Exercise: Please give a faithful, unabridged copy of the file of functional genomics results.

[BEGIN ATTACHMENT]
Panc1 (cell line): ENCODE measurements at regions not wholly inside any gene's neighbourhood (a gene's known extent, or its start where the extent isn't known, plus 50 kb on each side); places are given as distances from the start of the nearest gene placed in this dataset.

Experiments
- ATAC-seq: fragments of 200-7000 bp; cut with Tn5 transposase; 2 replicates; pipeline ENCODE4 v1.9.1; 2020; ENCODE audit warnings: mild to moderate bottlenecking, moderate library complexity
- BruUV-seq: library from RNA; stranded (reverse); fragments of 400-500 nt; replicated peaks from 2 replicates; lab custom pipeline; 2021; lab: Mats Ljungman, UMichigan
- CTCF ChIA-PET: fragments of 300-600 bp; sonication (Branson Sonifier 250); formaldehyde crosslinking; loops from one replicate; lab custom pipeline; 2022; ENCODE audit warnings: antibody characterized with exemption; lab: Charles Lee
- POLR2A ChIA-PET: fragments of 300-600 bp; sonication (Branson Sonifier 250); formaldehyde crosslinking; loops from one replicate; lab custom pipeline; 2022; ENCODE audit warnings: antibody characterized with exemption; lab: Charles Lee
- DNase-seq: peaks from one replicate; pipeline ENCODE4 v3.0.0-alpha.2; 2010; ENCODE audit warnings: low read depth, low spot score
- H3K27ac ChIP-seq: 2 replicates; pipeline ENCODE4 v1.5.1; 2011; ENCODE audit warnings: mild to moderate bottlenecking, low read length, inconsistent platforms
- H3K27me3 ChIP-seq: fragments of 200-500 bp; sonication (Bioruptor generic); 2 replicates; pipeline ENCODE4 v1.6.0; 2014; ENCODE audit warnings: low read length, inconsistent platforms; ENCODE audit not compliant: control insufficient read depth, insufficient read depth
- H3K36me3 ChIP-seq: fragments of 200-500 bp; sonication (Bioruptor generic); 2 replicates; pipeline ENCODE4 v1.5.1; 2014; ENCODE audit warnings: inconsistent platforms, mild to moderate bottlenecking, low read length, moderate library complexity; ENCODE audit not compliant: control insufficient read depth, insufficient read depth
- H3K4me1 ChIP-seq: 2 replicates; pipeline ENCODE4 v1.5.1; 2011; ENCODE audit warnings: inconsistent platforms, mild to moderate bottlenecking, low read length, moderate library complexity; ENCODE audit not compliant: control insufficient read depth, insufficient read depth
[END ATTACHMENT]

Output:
Panc1 (cell line): ENCODE measurements at regions not wholly inside any gene's neighbourhood (a gene's known extent, or its start where the extent isn't known, plus 50 kb on each side); places are given as distances from the start of the nearest gene placed in this dataset.

Experiments
- ATAC-seq: fragments of 200-7000 bp; cut with Tn5 transposase; 2 replicates; pipeline ENCODE4 v1.9.1; 2020; ENCODE audit warnings: mild to moderate bottlenecking, moderate library complexity
- BruUV-seq: library from RNA; stranded (reverse); fragments of 400-500 nt; replicated peaks from 2 replicates; lab custom pipeline; 2021; lab: Mats Ljungman, UMichigan
- CTCF ChIA-PET: fragments of 300-600 bp; sonication (Branson Sonifier 250); formaldehyde crosslinking; loops from one replicate; lab custom pipeline; 2022; ENCODE audit warnings: antibody characterized with exemption; lab: Charles Lee
- POLR2A ChIA-PET: fragments of 300-600 bp; sonication (Branson Sonifier 250); formaldehyde crosslinking; loops from one replicate; lab custom pipeline; 2022; ENCODE audit warnings: antibody characterized with exemption; lab: Charles Lee
- DNase-seq: peaks from one replicate; pipeline ENCODE4 v3.0.0-alpha.2; 2010; ENCODE audit warnings: low read depth, low spot score
- H3K27ac ChIP-seq: 2 replicates; pipeline ENCODE4 v1.5.1; 2011; ENCODE audit warnings: mild to moderate bottlenecking, low read length, inconsistent platforms
- H3K27me3 ChIP-seq: fragments of 200-500 bp; sonication (Bioruptor generic); 2 replicates; pipeline ENCODE4 v1.6.0; 2014; ENCODE audit warnings: low read length, inconsistent platforms; ENCODE audit not compliant: control insufficient read depth, insufficient read depth
- H3K36me3 ChIP-seq: fragments of 200-500 bp; sonication (Bioruptor generic); 2 replicates; pipeline ENCODE4 v1.5.1; 2014; ENCODE audit warnings: inconsistent platforms, mild to moderate bottlenecking, low read length, moderate library complexity; ENCODE audit not compliant: control insufficient read depth, insufficient read depth
- H3K4me1 ChIP-seq: 2 replicates; pipeline ENCODE4 v1.5.1; 2011; ENCODE audit warnings: inconsistent platforms, mild to moderate bottlenecking, low read length, moderate library complexity; ENCODE audit not compliant: control insufficient read depth, insufficient read depth